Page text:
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One year after unwinding, community health centers struggle with Medicaid re-enrollment

12 Apr 2024 1:57 PM | Addie Thompson (Administrator)

Almost all community health centers (95%) are reporting Medicaid disenrollment, influencing the level of care provided to individuals that rely on these locations.

Three-quarters of people who have lost Medicaid coverage are still disenrolled, a new survey of national community health centers finds. Many of these individuals are likely unable to find commercial health insurance.

A breakdown of Medicaid disenrollees from community health centers shows the widespread impact. Of the affected individuals, 32% have chronic conditions, 24% are children, 12% were adults older than 65 years of age and 12% had disabilities.

The analysis was conducted by the National Association of Community Health Centers and the George Washington University's Geiger Gibson Program in Community Health from January to February 2024.

“Health centers are sounding the alarm on unwinding with nearly a quarter of their Medicaid patients, including children and older adults, losing coverage,” said Peter Shin, Ph.D., research director of the Geiger Gibson Program, in a news release. “The reported proportion of patients who are not seeking care or continuing treatment is also substantial and highly concerning.”

During the public health emergency, Medicaid enrollment increased more than 30% to over 23 million people. States began the unwinding process April 1, 2023, and enrollment now sits at 85 million people, said Jennifer Tolbert, director of state health reform for KFF, in a recent webinar on the unwinding's impact.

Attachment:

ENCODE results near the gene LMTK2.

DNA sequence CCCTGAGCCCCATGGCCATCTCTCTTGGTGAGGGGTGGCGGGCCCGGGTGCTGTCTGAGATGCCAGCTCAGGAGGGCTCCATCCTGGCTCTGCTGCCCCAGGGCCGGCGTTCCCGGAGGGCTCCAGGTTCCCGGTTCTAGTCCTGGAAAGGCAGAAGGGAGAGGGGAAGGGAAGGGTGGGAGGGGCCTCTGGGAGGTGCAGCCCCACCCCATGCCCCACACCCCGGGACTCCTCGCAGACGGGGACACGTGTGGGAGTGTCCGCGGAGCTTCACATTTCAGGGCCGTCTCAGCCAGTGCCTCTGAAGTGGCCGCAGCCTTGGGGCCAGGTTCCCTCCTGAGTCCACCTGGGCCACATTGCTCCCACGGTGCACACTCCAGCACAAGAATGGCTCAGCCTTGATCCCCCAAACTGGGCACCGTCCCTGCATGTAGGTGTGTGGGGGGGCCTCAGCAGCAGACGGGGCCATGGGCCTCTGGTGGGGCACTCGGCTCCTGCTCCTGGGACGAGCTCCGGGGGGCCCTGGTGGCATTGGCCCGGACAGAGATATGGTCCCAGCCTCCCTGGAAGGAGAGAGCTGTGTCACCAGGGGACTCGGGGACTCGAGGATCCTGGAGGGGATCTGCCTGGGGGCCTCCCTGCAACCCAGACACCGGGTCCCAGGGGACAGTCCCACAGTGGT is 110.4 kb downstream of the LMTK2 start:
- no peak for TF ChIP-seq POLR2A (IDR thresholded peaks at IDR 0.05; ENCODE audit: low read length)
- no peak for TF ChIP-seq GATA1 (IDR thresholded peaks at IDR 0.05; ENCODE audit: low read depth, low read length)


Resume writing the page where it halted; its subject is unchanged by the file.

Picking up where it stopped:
Enrollment has declined in all states except Hawaii, due to a procedural pause brought on by the Maui wildfires in August, but states are at different levels of processing renewals and enrollment varies greatly.

"We find mild, but positive, correlation between the number of e14 waivers a state has adopted and enrollment decline," she explained.

These waivers can increase ex parte (automatic) renewals, help enrollees submit renewal forms, update contact information or facilitate reenrollment for people affected by procedural terminations, KFF reported. Only Florida has not utilized any waivers.

She expects the Centers for Medicare & Medicaid Services to release a timeline showing each state's progress soon, though some states likely won't be done with the unwinding process until the fall.


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